Retirement age changes to hit business

The government’s abolishing of the retirement age will squeeze British businesses and could lead to ‘more unpleasant and costly legal action’, says the CBI.

Changes to the Default Retirement Age (DRA), made by the government to improve workplace flexibility and increase the number of taxpaying workers, will mean from April this year employers will no longer be allowed to dismiss staff automatically when they turn 65.

CBI director general John Cridland says the government’s decision will have a clear impact on businesses, particularly small and medium-sized enterprises, and does not leave enough time for them to put new procedures in place. He adds that the problem will be more acute in physically demanding jobs, with the burden placed on employers to demonstrate that an employee can no longer carry out the work.

Cridland continues: ‘The impact on employers, especially smaller ones, will be considerable. There is not enough clarity for employers on how to deal with difficult questions on performance.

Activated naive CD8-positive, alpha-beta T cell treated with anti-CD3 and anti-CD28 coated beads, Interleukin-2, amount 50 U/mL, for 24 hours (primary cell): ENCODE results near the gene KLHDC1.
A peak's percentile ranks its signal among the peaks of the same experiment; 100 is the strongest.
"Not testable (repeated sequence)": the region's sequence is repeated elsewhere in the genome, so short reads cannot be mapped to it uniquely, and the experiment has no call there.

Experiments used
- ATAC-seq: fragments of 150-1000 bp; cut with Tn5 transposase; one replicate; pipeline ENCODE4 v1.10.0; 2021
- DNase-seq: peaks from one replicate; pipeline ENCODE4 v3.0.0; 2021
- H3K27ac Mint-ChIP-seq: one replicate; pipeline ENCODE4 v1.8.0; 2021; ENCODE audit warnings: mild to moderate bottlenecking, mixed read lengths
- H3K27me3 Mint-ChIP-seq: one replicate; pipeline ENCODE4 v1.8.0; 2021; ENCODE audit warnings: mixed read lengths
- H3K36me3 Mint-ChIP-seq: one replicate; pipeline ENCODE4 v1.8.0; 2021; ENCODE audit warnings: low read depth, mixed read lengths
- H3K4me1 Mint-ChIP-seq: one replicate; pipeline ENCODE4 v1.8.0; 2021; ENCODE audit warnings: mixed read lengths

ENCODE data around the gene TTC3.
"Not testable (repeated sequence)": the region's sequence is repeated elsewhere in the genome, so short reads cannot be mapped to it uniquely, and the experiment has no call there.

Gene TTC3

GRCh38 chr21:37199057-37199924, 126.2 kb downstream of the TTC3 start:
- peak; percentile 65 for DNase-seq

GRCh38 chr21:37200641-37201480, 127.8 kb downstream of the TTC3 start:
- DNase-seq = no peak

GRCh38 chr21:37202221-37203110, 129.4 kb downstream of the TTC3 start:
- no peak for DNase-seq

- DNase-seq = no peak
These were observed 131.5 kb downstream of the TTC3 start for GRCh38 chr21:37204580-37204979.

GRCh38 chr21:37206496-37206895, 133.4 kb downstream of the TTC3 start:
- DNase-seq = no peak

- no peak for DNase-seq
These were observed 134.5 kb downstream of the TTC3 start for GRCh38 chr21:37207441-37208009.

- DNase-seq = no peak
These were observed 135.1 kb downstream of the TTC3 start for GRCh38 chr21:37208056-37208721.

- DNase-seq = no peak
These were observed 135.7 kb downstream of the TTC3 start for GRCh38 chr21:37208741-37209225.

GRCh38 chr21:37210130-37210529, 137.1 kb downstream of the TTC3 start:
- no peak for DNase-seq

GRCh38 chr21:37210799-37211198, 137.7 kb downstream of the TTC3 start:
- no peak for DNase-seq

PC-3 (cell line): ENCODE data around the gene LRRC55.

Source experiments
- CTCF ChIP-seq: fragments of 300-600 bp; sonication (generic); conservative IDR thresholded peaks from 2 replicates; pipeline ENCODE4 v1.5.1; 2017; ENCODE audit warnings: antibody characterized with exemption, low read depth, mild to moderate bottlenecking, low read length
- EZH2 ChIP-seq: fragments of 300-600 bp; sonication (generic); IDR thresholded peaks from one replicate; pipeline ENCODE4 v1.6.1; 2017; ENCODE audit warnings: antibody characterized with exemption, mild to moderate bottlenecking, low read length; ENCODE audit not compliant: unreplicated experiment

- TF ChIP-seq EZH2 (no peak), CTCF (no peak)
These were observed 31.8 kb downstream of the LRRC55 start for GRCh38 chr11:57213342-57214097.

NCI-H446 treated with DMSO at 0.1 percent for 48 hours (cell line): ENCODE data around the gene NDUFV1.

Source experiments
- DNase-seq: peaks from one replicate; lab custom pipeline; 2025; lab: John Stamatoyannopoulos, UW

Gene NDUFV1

‘Less than three months is not enough time for businesses to put in place new procedures. The outcome will be more unpleasant and costly legal action.’

However, Jane Mulford, pension specialist at NFU Mutual, supports the decision to scrap the DRA, which she says allows greater financial flexibility.

Mulford comments: ‘Older workers who are in good health and want to work for longer will be able to continue to contribute to pensions and retirement savings, helping them to maintain a similar standard of living in later years.’

Chartered Management Institute policy and research director Louise Brooker-Carey also backs the legislation change, saying older workers were being discriminated against under the old rules.

Brooker-Carey says: ‘For too long, age has been used by some managers as a substitute for performance management, which is unfair and discriminatory. With employers still reporting skills gaps in key areas, it’s right to tackle any barriers that discourage talented, skilled employees from continuing to make a contribution.’

From 6 April, businesses will not be able to issue any notifications for compulsory retirement using the DRA procedure. Between 6 April and 1 October, only people who were notified of their retirement before 6 April and whose retirement date falls before 1 October can be compulsorily retired using DRA. After 1 October, employers will be unable to use DRA to retire their staff.

Nick Britton

Nick Britton

Nick was the Managing Editor for when it was owned by Vitesse Media, before moving on to become Head of Investment Group and Editor at What Investment and thence to Head of Intermediary...

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